Black teenage girls are often negatively represented in national and global popular studies, either as being “at risk” for teenage pregnancy, obesity, or sexually transmitted diseases, or as helpless victims of inner city poverty and violence. These pervasive popular representations often portray Black adolescents’ consumer and leisure culture as corrupt, uncivilized, and pathological.
In her insightful new study She’s Mad Real (New York University Press), Oneka LaBennett ’94 draws on more than a decade of researching teenage West Indian girls in the Flatbush and Crown Heights sections of Brooklyn to argue that Black youth are, in fact, strategic consumers of popular culture—and through this consumption, they are far more active in defining race, ethnicity, and gender than academic and popular discourses tend to acknowledge.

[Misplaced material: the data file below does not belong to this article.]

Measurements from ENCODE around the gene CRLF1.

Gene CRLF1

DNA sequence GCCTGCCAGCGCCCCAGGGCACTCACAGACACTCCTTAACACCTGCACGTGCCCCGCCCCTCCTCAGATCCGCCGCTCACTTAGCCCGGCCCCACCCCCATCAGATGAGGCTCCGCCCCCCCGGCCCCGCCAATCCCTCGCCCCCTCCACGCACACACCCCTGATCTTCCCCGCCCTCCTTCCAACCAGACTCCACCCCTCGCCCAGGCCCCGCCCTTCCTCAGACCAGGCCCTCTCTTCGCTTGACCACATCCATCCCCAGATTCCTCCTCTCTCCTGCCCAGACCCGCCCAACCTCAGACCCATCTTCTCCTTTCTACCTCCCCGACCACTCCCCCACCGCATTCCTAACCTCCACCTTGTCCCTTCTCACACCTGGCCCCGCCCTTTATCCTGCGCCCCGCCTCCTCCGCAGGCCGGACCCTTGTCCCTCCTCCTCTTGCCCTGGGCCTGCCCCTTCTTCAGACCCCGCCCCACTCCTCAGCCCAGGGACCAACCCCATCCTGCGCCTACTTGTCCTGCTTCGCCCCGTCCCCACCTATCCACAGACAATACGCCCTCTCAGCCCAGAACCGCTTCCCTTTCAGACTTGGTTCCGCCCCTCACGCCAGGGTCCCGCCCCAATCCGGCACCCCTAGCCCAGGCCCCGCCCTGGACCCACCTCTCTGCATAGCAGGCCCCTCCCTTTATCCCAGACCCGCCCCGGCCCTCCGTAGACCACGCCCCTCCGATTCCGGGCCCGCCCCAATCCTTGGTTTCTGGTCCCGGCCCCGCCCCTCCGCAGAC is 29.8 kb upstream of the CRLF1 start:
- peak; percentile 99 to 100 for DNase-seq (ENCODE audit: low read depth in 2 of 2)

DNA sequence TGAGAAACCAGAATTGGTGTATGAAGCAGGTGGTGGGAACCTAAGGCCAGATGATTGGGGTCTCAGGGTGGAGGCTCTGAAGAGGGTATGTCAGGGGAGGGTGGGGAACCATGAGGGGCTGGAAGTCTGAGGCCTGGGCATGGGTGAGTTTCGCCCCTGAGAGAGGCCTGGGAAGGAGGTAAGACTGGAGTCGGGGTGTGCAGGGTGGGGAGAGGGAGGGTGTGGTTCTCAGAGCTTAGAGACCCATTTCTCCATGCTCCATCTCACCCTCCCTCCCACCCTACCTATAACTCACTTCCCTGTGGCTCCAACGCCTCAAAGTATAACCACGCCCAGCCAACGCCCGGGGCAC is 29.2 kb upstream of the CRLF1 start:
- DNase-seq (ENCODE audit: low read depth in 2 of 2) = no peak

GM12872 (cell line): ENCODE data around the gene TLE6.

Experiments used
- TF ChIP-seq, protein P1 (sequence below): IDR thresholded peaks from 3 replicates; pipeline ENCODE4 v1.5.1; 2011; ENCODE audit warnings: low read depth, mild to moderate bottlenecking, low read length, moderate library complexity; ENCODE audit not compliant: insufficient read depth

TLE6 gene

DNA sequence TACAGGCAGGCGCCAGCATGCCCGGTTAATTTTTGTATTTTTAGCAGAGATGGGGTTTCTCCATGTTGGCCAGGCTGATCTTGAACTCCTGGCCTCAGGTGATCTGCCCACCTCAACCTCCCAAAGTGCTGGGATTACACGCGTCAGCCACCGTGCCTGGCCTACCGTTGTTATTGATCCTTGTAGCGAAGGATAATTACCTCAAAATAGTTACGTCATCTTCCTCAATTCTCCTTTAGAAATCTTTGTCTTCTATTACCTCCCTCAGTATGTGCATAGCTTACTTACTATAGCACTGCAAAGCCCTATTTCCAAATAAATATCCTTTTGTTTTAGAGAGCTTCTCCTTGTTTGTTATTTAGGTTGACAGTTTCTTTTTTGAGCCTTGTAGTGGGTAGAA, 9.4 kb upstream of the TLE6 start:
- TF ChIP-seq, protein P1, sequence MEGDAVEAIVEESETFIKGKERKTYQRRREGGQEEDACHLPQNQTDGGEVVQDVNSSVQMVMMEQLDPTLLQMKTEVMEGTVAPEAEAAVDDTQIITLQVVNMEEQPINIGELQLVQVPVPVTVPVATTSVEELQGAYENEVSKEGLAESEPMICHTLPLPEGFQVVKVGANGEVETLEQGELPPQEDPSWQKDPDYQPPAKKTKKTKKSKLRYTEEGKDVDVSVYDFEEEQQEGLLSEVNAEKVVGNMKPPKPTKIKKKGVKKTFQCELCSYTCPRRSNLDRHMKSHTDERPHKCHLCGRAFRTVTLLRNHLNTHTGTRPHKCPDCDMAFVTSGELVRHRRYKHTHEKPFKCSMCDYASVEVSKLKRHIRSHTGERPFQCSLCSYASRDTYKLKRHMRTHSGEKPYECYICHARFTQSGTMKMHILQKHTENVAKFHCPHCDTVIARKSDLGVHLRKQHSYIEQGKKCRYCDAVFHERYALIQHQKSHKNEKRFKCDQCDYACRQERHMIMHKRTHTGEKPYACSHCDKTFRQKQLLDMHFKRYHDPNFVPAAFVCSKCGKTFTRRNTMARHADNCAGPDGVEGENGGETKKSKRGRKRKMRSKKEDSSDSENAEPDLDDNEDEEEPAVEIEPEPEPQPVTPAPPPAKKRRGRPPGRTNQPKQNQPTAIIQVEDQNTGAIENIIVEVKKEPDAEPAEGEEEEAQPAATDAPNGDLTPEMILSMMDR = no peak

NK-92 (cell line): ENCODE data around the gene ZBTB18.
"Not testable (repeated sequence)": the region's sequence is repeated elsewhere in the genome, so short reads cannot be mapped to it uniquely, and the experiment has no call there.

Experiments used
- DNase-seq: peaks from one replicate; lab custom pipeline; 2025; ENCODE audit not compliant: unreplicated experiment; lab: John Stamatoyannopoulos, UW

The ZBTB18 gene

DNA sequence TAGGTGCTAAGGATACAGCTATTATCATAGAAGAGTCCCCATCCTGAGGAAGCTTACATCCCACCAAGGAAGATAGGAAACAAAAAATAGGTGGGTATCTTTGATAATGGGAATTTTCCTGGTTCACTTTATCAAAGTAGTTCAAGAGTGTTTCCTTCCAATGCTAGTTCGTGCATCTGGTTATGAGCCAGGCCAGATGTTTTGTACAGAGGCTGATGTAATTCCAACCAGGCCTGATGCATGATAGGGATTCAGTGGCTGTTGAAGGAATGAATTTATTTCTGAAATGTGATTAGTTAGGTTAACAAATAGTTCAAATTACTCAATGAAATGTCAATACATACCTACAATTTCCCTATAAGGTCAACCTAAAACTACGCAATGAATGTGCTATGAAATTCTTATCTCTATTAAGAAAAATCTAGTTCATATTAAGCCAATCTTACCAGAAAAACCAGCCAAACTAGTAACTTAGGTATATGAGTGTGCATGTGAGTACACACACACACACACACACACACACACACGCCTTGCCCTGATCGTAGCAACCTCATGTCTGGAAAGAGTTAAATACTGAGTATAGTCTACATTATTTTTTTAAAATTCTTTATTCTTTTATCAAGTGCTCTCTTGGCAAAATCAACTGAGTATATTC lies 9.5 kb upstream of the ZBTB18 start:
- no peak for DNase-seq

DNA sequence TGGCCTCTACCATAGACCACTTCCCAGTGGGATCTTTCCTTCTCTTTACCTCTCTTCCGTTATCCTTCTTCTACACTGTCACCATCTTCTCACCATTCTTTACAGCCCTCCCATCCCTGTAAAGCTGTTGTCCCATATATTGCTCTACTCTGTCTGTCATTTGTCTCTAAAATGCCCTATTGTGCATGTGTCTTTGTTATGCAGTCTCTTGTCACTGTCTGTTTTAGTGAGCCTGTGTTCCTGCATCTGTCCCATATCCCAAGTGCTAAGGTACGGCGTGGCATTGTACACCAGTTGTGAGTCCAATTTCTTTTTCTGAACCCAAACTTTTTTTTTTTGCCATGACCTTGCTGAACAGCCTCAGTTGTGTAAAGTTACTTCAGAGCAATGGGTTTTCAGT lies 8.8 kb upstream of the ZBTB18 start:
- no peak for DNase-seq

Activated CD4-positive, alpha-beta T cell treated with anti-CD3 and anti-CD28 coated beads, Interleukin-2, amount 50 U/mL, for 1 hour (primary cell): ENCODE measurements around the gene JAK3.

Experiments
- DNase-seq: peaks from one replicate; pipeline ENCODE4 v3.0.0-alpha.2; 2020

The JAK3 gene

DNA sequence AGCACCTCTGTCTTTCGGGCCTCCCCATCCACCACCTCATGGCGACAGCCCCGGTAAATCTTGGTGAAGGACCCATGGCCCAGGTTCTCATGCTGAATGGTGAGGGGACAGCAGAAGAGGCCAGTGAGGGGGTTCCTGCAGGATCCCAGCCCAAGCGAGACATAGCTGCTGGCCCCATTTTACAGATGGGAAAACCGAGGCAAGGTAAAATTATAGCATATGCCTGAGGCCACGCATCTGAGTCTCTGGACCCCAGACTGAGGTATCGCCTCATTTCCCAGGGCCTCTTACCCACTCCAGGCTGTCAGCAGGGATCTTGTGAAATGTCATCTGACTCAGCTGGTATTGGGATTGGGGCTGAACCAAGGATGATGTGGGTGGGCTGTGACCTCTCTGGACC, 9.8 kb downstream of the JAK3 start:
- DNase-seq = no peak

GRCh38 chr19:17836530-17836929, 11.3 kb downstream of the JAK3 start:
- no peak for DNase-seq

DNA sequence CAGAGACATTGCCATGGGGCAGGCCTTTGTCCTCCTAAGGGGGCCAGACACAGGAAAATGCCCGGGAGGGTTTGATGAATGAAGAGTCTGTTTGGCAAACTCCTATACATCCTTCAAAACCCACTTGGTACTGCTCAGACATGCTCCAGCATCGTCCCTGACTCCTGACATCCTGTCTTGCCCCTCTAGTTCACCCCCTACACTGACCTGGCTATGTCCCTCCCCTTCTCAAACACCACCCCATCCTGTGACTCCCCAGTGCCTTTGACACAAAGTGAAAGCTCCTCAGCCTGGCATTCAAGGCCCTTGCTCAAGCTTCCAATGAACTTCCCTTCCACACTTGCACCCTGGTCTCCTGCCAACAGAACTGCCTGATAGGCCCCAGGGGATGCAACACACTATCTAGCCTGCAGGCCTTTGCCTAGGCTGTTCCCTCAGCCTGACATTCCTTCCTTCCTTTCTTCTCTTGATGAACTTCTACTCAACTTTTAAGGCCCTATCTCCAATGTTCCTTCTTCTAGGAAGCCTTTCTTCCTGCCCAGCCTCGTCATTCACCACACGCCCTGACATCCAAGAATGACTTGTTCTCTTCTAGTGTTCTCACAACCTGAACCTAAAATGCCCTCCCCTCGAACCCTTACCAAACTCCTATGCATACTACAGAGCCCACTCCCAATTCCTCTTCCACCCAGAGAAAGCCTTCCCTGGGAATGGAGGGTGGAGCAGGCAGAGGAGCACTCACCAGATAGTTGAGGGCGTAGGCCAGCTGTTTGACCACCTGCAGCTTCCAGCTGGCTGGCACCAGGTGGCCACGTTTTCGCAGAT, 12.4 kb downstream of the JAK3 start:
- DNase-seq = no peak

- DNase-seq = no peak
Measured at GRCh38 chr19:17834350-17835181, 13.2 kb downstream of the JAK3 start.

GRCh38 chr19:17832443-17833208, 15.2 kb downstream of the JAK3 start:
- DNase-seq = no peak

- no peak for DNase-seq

The author also focuses on West Indian girls’ consumer and leisure culture within public spaces (such as a YMCA, a Barnes and Nobles bookstore, a McDonald’s, a movie theater, and a museum), in order to analyze how teens are marginalized and policed as they attempt to carve out places for themselves within New York’s neighborhoods.
LaBennett is assistant professor of African and African American studies and women’s studies at Fordham University, New York City. She is also research director of the Bronx African American History Project (BAAHP). Along with Daniel HoSang and Laura Pulido, she is co-editor of Racial Formation in the Twenty-First Century (forthcoming, University of California Press).